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Dick the Devil’s Bairns – Breaking the Border Mafia

Family ties run deep in Cumberland, and if popular local TV presenter Helen Myler (nee Skelton) were to take part in the BBC’s ‘Who Do You Think You Are?’ programme, she would discover ancestral lines right back into the dark heart of Border Reiving history in the area. Helen’s distant relative, the gentleman Lancelot Skelton, was a juror at a murder trial held in Carlisle on the 17th of August 1584 involving one of the most notorious reivers of them all.

Richie Graham of Brackenhill ran up huge debts in his official role of bailiff of Gilsland while also running a protection racket that saw the names of those paying –to intimidate those that weren’t – nailed up on the church doors at Arthuret and Canonbie. Richie was also involved in horse theft, counterfeiting and the later infamous breakout of Kinmont Willie Armstrong from Carlisle Castle.

The Assize that Lancelot sat on found Simon Graham and others guilty of the murder of George ‘Percival’s Geordie’ Graham when they assaulted him at Levenbriggs and Simon sliced him open with two sword strokes to the legs. Richie Graham also stabbed George in the back with a spear, and he died in Carlisle from his wounds a week later. Although Richie was found guilty, he didn’t hang for his crime and, in true ‘Teflon Don’ style, continued to be a major organised crime figure for around another twenty years.

Another of Helen’s ancestors asked to be granted an escheat on a number of properties in the Forest of Inglewood from Lord Burghley after the owner Oliver Kirkbride fled from the area as he was suspected of murdering one of his neighbours, a Dodson, in 1593.

The Twentyman family in Carlisle are also well known and respected, not least for John Twentyman’s long and dedicated service with Northbank FC and the Cumberland FA, and their ancestor’s lives were similarly touched by the reivers in 1593.

Robert and John Twentyman’s mansion at Orton was ‘feloniously broken’ by a band of Liddesdale reivers who stole 28 cattle, four horses, their weapons and riding gear, and robbed the house. Robert was also taken hostage by the Armstrongs ‘alias Kinmonts’ who ransomed him back in 20 days for £20. The total cost of the raid was some £105. As this example shows, the business of reiving was about much more than just the theft of stock and the reiver’s organized criminal empire also included burglary, demanding protection money with menaces, hostage taking and engaging in blood feuds.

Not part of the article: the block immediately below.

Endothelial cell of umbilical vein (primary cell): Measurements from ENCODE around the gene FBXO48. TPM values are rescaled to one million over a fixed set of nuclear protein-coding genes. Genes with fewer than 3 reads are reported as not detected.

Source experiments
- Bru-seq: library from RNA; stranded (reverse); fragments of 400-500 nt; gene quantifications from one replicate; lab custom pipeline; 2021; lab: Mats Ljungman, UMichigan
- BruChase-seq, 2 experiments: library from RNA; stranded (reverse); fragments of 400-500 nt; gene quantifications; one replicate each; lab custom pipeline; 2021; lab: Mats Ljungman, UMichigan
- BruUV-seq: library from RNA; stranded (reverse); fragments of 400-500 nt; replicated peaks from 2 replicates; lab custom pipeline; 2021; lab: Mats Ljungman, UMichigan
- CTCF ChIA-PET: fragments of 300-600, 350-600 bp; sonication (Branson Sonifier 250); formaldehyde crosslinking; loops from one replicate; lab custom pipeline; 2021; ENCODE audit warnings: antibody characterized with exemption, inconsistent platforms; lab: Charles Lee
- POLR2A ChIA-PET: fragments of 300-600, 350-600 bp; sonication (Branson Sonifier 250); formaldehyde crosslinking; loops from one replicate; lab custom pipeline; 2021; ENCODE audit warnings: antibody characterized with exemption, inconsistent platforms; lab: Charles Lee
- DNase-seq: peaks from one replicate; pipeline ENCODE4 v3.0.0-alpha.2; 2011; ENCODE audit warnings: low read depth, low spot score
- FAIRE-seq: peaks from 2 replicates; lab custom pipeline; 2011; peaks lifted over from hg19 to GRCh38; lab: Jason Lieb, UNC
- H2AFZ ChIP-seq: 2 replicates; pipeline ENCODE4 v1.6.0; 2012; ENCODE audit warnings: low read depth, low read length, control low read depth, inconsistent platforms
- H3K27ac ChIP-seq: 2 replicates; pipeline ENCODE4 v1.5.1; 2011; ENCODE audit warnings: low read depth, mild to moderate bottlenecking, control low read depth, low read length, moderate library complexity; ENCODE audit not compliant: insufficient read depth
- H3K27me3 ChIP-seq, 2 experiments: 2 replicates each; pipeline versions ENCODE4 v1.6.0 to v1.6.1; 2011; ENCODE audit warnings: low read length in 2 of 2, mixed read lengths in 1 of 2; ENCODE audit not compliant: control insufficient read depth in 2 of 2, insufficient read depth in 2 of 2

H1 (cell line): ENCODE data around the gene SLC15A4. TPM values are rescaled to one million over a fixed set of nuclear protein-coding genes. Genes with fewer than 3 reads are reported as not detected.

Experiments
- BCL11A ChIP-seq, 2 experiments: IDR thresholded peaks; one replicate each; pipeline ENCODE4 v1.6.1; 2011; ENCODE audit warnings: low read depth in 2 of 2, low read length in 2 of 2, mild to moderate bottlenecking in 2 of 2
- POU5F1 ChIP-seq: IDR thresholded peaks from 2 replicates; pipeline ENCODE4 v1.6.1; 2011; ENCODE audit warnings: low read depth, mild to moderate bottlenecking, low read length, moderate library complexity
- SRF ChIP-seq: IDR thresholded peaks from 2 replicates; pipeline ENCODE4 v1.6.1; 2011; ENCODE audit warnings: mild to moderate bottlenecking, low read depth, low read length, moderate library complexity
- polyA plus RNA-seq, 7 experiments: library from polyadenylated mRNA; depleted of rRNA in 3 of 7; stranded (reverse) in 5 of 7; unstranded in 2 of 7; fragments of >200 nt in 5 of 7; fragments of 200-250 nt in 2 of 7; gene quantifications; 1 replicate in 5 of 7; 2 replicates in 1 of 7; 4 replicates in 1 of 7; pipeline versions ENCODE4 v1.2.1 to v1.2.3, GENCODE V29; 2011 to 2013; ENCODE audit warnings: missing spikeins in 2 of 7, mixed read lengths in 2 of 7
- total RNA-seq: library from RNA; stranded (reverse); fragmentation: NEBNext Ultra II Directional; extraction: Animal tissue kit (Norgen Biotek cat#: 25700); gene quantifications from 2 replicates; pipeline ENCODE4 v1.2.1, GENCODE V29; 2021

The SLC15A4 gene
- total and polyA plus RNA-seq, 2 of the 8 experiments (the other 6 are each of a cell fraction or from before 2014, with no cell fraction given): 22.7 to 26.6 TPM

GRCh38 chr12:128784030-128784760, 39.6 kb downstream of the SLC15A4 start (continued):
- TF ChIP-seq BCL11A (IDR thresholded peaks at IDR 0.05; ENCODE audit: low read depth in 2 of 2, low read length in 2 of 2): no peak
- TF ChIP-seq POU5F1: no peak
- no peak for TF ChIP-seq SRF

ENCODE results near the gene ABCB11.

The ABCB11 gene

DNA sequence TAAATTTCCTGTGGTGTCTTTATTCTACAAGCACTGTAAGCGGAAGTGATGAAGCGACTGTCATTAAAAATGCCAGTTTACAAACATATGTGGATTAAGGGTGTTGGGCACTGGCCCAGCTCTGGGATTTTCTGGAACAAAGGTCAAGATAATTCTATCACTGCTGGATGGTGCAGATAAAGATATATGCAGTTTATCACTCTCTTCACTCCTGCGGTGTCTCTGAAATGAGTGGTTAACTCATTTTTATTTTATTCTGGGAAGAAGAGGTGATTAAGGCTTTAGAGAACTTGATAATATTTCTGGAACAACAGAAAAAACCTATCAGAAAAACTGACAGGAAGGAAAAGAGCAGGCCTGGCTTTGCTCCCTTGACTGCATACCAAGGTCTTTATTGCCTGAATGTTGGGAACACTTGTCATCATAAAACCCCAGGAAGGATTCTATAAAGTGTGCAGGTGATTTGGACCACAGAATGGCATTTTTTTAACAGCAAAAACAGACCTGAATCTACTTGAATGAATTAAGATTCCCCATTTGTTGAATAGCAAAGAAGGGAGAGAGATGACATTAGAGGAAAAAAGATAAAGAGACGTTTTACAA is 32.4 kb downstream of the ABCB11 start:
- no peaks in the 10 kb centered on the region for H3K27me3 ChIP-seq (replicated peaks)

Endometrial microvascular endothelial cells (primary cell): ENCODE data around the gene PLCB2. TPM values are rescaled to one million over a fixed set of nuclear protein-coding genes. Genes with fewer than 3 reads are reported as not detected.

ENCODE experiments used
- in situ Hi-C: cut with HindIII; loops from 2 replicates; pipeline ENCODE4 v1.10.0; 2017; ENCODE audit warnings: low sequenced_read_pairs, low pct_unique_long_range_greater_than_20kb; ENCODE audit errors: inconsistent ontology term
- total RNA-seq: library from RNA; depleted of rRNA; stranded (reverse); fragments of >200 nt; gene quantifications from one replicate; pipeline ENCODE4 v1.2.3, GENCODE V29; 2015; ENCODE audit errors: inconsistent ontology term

Nationality was of little importance to the reiving Families and the power, wealth and influence of the family itself was their major concern. This led to them organising themselves into criminal gangs on surname lines to both protect and enhance their land holdings and stock – making them one of the earliest examples of a Mafia in the World, predating the more famous Sicilian mob by around two centuries.

The Carlisle writer Jon Tait explores the rise and subsequent fall of the rural Border gangs in his new book ‘Dick the Devil’s Bairns – Breaking the Border Mafia’, a heavily researched and readable story of historic true crime in the area. The 244-page book (ISBN: 978-3-7439-9566-6) is priced at £12 (e-book £2.48) and is published by Tredition GmbH. It is available now from many online retailers.

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